Equity is the value of your home minus the amount owed. When you first buy a home, you have little equity, unless you were able to buy the house at less than market value. As you live in your home, your equity tends to increase both because you are paying down the loan and because home values tend to rise over time.


You will come across the term escrow in different phases of your mortgage. First, the escrow company, a neutral third party, will hold the seller’s property and the buyer’s good faith money until both parties meet the conditions of the sale. Then once you purchase the home, you will likely have an escrow account that holds the money to pay your home insurance and property taxes. A portion of your monthly mortgage payment will go into your escrow account, and the manager of that account will pay the home insurance and taxes when they are due. Your lender will review your escrow account each year to ensure that your monthly payments are sufficient to cover those expenses with a cushion in case of unplanned increases. If your escrow account payments aren’t deemed sufficient for the coming year, you typically have the option of increasing your monthly payment or making a one-time payment to cover the shortfall.

Fixed-Rate Mortgage

The interest rate on your mortgage will remain fixed for the entire mortgage period. This type of mortgage offers payment stability, particularly in times of rising rates. However, an ARM may be a more prudent option in times of falling rates.

Good Faith Money

Also called earnest money, this is a deposit the buyer offers to show they are serious about purchasing the home. The escrow company holds this amount until the completion of the sale.

Home Warranty

When purchasing a newly built home, the developer may offer a warranty to cover repairs during a specified period.


Most mortgage lenders require an inspection to ensure that the home is physically sound. The inspector will be looking for safety issues and major and minor defects that may affect the structure of the home. For example, an inspector may find evidence of leaks and dry rot that an appraiser would not see.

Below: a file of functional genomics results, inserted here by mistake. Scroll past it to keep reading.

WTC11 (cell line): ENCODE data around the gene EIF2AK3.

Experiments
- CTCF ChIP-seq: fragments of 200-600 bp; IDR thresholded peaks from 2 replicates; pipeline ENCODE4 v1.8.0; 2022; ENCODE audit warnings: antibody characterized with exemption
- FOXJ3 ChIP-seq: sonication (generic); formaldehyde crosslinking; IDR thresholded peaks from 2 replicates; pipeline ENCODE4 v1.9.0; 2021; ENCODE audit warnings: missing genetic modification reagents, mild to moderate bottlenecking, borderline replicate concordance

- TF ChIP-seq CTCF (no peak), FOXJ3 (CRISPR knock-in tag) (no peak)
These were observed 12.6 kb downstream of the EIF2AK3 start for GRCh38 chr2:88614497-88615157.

Loan to Value Ratio (LTV)

The LTV is the ratio of the amount owed on your home to its overall value. If you pay a 10% down payment, you are likely to have an LTV of 90% when you move in.

Prepayment Penalty

This fee is the amount your lender may charge if you pay a loan off early. The prepayment penalty is not a standard feature, especially on mortgage loans. Still, you should carefully read the disclosures to ensure that there is no penalty for paying your mortgage off early.


Pre-qualification is the process of having a mortgage lender assess your creditworthiness and the amount of loan you can afford.

Private Mortgage Insurance

If you have an LTV higher than 80%, you may be required to pay monthly private mortgage insurance. Lenders require this insurance against you defaulting on the loan. You will typically pay this insurance until your LTV reaches 80% or lower, but if your home value increases before hitting that mark, you may petition to have the PMI payments halted.


This process is the final evaluation and approval of your loan by your lender. The underwriters may ask for more documentation as they assess your finances, so be in contact with your lender throughout the process so you can provide necessary information quickly.

These are many things to remember, but you can bookmark this page or print it out to refer to when your realtor or lender mentions an unfamiliar term.

Ready to get started on your homebuying journey? Contact us.